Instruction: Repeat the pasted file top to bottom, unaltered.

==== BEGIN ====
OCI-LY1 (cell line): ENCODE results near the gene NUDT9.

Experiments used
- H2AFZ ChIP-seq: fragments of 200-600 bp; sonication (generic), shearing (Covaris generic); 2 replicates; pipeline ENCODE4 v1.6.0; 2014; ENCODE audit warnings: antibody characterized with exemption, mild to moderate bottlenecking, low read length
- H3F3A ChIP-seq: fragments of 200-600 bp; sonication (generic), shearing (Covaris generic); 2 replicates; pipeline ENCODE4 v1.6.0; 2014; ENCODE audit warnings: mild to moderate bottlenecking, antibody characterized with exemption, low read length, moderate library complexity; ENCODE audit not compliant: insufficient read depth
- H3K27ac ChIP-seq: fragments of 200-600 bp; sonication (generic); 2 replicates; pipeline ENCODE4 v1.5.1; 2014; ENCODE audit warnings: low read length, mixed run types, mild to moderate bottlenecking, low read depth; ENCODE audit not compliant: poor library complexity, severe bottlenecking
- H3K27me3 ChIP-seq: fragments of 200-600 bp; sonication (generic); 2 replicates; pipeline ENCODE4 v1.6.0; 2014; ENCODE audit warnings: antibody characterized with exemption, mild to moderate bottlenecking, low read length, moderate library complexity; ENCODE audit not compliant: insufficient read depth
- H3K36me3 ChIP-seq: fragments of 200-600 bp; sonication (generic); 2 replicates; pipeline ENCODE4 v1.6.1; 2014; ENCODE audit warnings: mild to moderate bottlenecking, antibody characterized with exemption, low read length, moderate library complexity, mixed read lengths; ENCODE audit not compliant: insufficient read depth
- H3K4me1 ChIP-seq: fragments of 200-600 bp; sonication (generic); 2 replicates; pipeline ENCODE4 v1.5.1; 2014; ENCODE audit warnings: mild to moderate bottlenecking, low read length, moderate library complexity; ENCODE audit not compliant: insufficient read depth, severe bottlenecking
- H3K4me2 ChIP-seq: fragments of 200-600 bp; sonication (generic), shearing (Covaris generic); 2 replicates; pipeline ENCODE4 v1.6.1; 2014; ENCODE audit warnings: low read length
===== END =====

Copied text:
OCI-LY1 (cell line): ENCODE results near the gene NUDT9.

Experiments used
- H2AFZ ChIP-seq: fragments of 200-600 bp; sonication (generic), shearing (Covaris generic); 2 replicates; pipeline ENCODE4 v1.6.0; 2014; ENCODE audit warnings: antibody characterized with exemption, mild to moderate bottlenecking, low read length
- H3F3A ChIP-seq: fragments of 200-600 bp; sonication (generic), shearing (Covaris generic); 2 replicates; pipeline ENCODE4 v1.6.0; 2014; ENCODE audit warnings: mild to moderate bottlenecking, antibody characterized with exemption, low read length, moderate library complexity; ENCODE audit not compliant: insufficient read depth
- H3K27ac ChIP-seq: fragments of 200-600 bp; sonication (generic); 2 replicates; pipeline ENCODE4 v1.5.1; 2014; ENCODE audit warnings: low read length, mixed run types, mild to moderate bottlenecking, low read depth; ENCODE audit not compliant: poor library complexity, severe bottlenecking
- H3K27me3 ChIP-seq: fragments of 200-600 bp; sonication (generic); 2 replicates; pipeline ENCODE4 v1.6.0; 2014; ENCODE audit warnings: antibody characterized with exemption, mild to moderate bottlenecking, low read length, moderate library complexity; ENCODE audit not compliant: insufficient read depth
- H3K36me3 ChIP-seq: fragments of 200-600 bp; sonication (generic); 2 replicates; pipeline ENCODE4 v1.6.1; 2014; ENCODE audit warnings: mild to moderate bottlenecking, antibody characterized with exemption, low read length, moderate library complexity, mixed read lengths; ENCODE audit not compliant: insufficient read depth
- H3K4me1 ChIP-seq: fragments of 200-600 bp; sonication (generic); 2 replicates; pipeline ENCODE4 v1.5.1; 2014; ENCODE audit warnings: mild to moderate bottlenecking, low read length, moderate library complexity; ENCODE audit not compliant: insufficient read depth, severe bottlenecking
- H3K4me2 ChIP-seq: fragments of 200-600 bp; sonication (generic), shearing (Covaris generic); 2 replicates; pipeline ENCODE4 v1.6.1; 2014; ENCODE audit warnings: low read length